Private contractor to lead search for MH370, says report

May 26, 2014 - via Joint Agency Coordination Centre

The Bluefin-21 Autonomous Underwater Vehicle is craned over the side of the Australian Defence Vessel Ocean Shield in the southern Indian Ocean during the continuing search for the missing Flight MH370, April 17, 2014. — Reuters pic

KUALA LUMPUR, May 26 — A private contractor will be engaged to help the search for the missing flight MH370, as recovery teams struggle to find evidence of the plane’s whereabouts after 80 days since it disappeared on March 8.
The Wall Street Journal reported that a public tender will be issued to bring on one contractor to coordinate an expanded undersea search covering 60,000 square kilometres in a remote part of the Indian Ocean.

Citing a person familiar with the search, the daily said the successful bidder in the two-month long tender process will be put in charge of building a team of ships, crew and technology to search for the missing Malaysia Airlines-owned plane.

The report added that the tender documents will outline basic information that includes the area to be explored, available funds and the time frame for the search, though applicants can come up with their own strategies to find the plane.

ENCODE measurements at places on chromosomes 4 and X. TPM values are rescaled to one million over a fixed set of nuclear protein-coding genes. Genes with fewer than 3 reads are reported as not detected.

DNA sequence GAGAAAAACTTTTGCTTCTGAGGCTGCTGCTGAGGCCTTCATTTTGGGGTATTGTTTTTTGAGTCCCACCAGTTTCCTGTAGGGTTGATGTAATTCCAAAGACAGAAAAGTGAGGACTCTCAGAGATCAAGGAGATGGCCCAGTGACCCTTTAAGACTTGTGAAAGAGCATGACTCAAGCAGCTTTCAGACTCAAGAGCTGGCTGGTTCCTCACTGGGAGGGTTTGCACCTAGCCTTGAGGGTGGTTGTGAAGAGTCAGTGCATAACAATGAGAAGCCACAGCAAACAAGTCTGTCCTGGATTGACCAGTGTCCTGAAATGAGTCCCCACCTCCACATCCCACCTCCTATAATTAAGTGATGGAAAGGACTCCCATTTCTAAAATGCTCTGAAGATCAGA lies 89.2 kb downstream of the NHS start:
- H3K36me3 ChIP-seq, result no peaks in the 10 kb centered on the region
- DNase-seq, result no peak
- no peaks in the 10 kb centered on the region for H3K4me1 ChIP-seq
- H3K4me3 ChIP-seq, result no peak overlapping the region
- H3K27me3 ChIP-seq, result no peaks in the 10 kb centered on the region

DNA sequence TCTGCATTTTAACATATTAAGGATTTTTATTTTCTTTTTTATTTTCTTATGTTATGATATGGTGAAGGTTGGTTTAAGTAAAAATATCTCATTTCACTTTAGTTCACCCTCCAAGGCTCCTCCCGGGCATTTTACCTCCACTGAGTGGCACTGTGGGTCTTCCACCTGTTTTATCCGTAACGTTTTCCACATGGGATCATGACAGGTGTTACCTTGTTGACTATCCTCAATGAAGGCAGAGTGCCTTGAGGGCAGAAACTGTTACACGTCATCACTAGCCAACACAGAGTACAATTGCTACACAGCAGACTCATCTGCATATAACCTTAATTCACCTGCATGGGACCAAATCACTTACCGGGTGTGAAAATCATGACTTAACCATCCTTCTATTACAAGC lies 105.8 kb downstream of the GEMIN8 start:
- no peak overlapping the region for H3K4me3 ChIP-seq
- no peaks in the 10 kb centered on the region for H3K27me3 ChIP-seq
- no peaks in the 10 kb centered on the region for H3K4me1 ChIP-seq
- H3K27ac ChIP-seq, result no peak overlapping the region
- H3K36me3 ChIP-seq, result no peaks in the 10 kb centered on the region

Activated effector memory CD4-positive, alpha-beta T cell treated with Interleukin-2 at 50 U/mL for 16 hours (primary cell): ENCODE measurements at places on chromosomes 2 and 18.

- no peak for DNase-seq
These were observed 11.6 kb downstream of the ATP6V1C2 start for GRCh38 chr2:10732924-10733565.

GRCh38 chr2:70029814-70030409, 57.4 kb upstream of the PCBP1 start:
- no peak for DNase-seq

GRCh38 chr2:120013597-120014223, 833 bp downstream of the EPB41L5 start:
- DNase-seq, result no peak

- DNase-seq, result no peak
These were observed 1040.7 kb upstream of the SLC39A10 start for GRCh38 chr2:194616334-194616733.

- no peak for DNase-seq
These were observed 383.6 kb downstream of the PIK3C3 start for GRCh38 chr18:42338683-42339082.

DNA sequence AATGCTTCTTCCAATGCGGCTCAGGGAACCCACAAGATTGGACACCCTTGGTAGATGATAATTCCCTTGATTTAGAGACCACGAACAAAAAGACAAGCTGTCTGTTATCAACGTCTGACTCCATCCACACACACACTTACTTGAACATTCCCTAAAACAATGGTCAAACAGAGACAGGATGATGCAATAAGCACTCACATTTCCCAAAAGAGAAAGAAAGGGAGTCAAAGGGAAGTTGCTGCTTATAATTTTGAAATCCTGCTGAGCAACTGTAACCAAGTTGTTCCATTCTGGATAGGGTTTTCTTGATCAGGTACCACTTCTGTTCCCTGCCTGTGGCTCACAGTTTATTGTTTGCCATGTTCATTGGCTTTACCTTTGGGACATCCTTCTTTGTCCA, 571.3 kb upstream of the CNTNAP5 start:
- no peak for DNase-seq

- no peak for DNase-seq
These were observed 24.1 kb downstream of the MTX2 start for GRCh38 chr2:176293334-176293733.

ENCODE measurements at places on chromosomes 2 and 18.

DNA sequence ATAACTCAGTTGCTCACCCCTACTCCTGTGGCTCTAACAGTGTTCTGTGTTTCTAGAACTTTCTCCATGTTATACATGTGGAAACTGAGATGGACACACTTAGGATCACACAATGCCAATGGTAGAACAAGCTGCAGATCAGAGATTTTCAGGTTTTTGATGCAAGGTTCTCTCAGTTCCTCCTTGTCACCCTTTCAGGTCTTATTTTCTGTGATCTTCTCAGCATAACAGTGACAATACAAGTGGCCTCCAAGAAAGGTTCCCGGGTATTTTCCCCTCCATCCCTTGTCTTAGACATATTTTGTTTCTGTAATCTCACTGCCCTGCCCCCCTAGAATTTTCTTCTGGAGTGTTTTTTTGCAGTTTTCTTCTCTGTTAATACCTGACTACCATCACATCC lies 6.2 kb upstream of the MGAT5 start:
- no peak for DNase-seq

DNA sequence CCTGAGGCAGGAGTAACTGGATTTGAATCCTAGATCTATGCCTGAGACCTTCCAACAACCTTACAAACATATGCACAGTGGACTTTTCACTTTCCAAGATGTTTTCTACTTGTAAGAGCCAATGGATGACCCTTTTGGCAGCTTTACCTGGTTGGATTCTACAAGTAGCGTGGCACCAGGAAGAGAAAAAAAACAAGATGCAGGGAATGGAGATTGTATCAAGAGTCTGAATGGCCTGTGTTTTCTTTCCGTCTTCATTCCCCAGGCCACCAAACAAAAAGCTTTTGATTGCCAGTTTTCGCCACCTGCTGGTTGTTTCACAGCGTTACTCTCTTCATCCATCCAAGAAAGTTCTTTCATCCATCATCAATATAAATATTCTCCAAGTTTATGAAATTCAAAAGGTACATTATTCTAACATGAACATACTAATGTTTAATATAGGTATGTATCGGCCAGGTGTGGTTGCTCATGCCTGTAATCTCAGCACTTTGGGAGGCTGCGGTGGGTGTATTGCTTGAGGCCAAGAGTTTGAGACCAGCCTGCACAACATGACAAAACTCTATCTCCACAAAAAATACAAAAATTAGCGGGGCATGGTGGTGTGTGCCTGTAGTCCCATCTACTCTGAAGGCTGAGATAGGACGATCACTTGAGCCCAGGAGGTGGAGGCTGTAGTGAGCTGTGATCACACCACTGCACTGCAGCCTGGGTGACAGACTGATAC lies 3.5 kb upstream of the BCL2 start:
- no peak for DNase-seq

There, however, was not mention of how much money will be made available for the tender.

The ongoing search for flight MH370 is considered the longest and most expensive in the world’s aviation history, with Reuters estimating costs to have hit RM141 million for the first month alone.

This was the same amount spent on several searches over a two-year period for Air France’s flight AF447, which crashed into the mid-Atlantic in 2009, the news wire added.

Australia, which is leading the search for MH370, has committed a ceiling amount AU$89.9 million (RM272.3 million) for the next two years.

The Beijing-bound jetliner carrying 239 people went missing not long after taking off from the Kuala Lumpur International Airport, sparking the largest international search mission the world has seen in the history of aviation disasters.

Satellite and radar data have indicated that the jetliner went down in the wild waters of the Indian Ocean, thousands of miles away from the plane’s original flight path to Beijing.

Despite a massive international search in the Indian Ocean, no trace of the missing Boeing 777 has been found.

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